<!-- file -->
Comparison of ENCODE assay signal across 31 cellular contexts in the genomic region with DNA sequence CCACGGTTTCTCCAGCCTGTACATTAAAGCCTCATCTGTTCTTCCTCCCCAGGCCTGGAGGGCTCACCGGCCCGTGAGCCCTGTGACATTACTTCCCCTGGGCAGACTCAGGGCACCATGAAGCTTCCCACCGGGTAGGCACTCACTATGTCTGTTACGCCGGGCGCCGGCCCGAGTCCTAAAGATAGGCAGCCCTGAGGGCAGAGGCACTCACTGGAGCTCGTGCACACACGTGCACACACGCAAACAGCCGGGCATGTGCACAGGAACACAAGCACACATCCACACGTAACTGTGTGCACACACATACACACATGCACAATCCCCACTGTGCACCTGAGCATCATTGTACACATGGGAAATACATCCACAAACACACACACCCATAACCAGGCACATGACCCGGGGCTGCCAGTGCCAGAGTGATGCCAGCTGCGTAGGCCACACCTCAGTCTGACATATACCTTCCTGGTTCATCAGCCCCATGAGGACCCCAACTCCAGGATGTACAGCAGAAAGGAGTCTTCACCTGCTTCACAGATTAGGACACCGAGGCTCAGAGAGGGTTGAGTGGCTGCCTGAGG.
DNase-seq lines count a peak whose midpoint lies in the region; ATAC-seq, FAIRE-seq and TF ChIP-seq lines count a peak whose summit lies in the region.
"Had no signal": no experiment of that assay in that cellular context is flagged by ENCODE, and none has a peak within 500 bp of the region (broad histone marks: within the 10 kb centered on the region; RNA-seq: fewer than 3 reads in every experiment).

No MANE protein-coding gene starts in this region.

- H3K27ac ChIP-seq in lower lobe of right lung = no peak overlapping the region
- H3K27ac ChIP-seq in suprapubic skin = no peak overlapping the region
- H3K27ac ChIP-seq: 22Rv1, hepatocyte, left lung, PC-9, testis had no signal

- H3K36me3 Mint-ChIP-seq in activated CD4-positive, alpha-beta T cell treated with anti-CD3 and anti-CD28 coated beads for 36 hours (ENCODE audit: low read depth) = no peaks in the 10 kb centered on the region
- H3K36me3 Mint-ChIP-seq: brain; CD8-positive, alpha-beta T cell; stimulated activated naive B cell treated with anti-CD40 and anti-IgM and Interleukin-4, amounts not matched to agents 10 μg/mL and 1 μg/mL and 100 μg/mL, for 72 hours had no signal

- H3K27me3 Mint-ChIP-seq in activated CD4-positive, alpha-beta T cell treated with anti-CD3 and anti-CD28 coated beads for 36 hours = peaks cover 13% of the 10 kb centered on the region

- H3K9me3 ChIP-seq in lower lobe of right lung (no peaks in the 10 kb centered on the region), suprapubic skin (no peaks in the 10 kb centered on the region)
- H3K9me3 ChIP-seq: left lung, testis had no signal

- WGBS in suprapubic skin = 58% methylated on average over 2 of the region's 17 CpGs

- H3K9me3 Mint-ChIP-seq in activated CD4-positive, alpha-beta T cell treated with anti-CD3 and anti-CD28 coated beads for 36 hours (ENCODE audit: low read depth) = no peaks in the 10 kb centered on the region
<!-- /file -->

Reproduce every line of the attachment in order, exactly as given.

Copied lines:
Comparison of ENCODE assay signal across 31 cellular contexts in the genomic region with DNA sequence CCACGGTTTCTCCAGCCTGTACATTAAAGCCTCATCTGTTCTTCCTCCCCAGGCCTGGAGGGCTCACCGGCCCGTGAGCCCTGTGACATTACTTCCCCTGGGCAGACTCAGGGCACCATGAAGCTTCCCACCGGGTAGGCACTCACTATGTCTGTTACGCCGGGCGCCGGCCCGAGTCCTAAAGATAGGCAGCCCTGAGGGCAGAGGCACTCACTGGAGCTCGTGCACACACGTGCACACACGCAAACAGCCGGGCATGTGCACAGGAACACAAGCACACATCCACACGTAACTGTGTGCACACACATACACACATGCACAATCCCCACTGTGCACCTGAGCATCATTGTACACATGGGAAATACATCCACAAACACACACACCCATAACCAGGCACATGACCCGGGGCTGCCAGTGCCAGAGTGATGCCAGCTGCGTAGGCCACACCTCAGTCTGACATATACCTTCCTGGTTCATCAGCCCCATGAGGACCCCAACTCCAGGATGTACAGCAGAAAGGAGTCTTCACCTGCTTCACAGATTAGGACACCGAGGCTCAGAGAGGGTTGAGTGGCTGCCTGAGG.
DNase-seq lines count a peak whose midpoint lies in the region; ATAC-seq, FAIRE-seq and TF ChIP-seq lines count a peak whose summit lies in the region.
"Had no signal": no experiment of that assay in that cellular context is flagged by ENCODE, and none has a peak within 500 bp of the region (broad histone marks: within the 10 kb centered on the region; RNA-seq: fewer than 3 reads in every experiment).

No MANE protein-coding gene starts in this region.

- H3K27ac ChIP-seq in lower lobe of right lung = no peak overlapping the region
- H3K27ac ChIP-seq in suprapubic skin = no peak overlapping the region
- H3K27ac ChIP-seq: 22Rv1, hepatocyte, left lung, PC-9, testis had no signal

- H3K36me3 Mint-ChIP-seq in activated CD4-positive, alpha-beta T cell treated with anti-CD3 and anti-CD28 coated beads for 36 hours (ENCODE audit: low read depth) = no peaks in the 10 kb centered on the region
- H3K36me3 Mint-ChIP-seq: brain; CD8-positive, alpha-beta T cell; stimulated activated naive B cell treated with anti-CD40 and anti-IgM and Interleukin-4, amounts not matched to agents 10 μg/mL and 1 μg/mL and 100 μg/mL, for 72 hours had no signal

- H3K27me3 Mint-ChIP-seq in activated CD4-positive, alpha-beta T cell treated with anti-CD3 and anti-CD28 coated beads for 36 hours = peaks cover 13% of the 10 kb centered on the region

- H3K9me3 ChIP-seq in lower lobe of right lung (no peaks in the 10 kb centered on the region), suprapubic skin (no peaks in the 10 kb centered on the region)
- H3K9me3 ChIP-seq: left lung, testis had no signal

- WGBS in suprapubic skin = 58% methylated on average over 2 of the region's 17 CpGs

- H3K9me3 Mint-ChIP-seq in activated CD4-positive, alpha-beta T cell treated with anti-CD3 and anti-CD28 coated beads for 36 hours (ENCODE audit: low read depth) = no peaks in the 10 kb centered on the region